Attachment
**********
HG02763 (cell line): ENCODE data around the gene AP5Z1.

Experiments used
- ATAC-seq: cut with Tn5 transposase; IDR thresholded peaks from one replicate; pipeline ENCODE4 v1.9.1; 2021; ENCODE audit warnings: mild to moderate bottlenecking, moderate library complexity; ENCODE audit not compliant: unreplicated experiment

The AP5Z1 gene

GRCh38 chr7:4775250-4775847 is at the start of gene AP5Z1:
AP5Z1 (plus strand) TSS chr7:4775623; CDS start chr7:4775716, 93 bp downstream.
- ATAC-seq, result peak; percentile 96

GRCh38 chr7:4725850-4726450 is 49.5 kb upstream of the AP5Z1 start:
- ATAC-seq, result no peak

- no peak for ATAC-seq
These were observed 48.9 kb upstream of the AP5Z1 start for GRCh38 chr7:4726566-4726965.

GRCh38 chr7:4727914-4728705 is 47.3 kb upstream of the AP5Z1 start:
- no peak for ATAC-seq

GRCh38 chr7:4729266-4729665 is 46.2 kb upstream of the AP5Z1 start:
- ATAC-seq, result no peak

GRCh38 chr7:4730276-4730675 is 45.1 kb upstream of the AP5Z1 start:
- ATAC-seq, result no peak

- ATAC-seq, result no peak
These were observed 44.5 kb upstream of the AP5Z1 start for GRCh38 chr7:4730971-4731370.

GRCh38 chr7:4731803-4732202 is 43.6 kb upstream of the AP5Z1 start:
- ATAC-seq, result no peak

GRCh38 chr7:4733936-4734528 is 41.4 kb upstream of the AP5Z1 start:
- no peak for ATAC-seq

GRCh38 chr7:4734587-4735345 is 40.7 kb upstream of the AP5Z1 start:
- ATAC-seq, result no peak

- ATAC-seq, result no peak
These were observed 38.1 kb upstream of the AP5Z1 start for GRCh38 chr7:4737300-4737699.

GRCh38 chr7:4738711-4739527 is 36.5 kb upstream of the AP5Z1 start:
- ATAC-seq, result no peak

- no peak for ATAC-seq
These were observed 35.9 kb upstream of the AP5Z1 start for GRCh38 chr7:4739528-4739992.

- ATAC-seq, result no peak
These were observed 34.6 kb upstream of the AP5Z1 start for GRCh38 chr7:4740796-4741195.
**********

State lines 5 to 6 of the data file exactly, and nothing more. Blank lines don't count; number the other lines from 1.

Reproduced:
GRCh38 chr7:4775250-4775847 is at the start of gene AP5Z1:
AP5Z1 (plus strand) TSS chr7:4775623; CDS start chr7:4775716, 93 bp downstream.